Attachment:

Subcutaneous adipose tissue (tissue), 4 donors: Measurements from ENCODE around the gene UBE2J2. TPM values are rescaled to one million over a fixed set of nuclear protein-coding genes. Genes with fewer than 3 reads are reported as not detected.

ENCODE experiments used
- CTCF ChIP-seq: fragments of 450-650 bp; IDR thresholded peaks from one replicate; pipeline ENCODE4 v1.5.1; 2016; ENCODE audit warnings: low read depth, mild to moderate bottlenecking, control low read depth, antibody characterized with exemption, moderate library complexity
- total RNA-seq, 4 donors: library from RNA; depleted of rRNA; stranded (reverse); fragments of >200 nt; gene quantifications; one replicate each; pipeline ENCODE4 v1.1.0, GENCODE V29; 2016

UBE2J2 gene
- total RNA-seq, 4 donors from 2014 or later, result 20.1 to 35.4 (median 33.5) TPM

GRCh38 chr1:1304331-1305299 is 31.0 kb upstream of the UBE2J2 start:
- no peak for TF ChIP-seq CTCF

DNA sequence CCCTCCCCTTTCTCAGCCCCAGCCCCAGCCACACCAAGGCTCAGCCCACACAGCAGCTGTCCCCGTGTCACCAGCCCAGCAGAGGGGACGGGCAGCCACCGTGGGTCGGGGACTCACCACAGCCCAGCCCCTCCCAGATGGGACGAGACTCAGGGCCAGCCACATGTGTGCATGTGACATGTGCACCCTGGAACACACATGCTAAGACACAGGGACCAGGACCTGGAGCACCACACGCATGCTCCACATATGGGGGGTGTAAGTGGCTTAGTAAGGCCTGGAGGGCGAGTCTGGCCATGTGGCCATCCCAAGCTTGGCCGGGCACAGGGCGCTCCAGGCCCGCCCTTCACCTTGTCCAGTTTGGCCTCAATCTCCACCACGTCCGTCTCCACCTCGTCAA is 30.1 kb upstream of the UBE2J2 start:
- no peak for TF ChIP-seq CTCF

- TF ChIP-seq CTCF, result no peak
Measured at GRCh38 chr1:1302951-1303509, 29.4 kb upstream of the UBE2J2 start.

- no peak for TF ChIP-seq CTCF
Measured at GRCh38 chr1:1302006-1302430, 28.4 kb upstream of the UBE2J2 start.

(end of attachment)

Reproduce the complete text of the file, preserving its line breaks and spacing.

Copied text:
Subcutaneous adipose tissue (tissue), 4 donors: Measurements from ENCODE around the gene UBE2J2. TPM values are rescaled to one million over a fixed set of nuclear protein-coding genes. Genes with fewer than 3 reads are reported as not detected.

ENCODE experiments used
- CTCF ChIP-seq: fragments of 450-650 bp; IDR thresholded peaks from one replicate; pipeline ENCODE4 v1.5.1; 2016; ENCODE audit warnings: low read depth, mild to moderate bottlenecking, control low read depth, antibody characterized with exemption, moderate library complexity
- total RNA-seq, 4 donors: library from RNA; depleted of rRNA; stranded (reverse); fragments of >200 nt; gene quantifications; one replicate each; pipeline ENCODE4 v1.1.0, GENCODE V29; 2016

UBE2J2 gene
- total RNA-seq, 4 donors from 2014 or later, result 20.1 to 35.4 (median 33.5) TPM

GRCh38 chr1:1304331-1305299 is 31.0 kb upstream of the UBE2J2 start:
- no peak for TF ChIP-seq CTCF

DNA sequence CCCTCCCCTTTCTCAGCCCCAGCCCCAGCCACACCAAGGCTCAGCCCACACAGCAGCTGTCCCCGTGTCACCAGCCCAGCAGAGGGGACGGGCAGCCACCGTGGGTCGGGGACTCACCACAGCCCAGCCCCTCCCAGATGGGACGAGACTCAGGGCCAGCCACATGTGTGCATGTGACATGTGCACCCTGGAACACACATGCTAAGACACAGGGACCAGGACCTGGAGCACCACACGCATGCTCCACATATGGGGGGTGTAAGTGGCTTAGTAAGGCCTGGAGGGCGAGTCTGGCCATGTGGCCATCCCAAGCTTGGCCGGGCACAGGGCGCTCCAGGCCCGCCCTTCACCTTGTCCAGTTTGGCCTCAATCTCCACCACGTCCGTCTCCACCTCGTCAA is 30.1 kb upstream of the UBE2J2 start:
- no peak for TF ChIP-seq CTCF

- TF ChIP-seq CTCF, result no peak
Measured at GRCh38 chr1:1302951-1303509, 29.4 kb upstream of the UBE2J2 start.

- no peak for TF ChIP-seq CTCF
Measured at GRCh38 chr1:1302006-1302430, 28.4 kb upstream of the UBE2J2 start.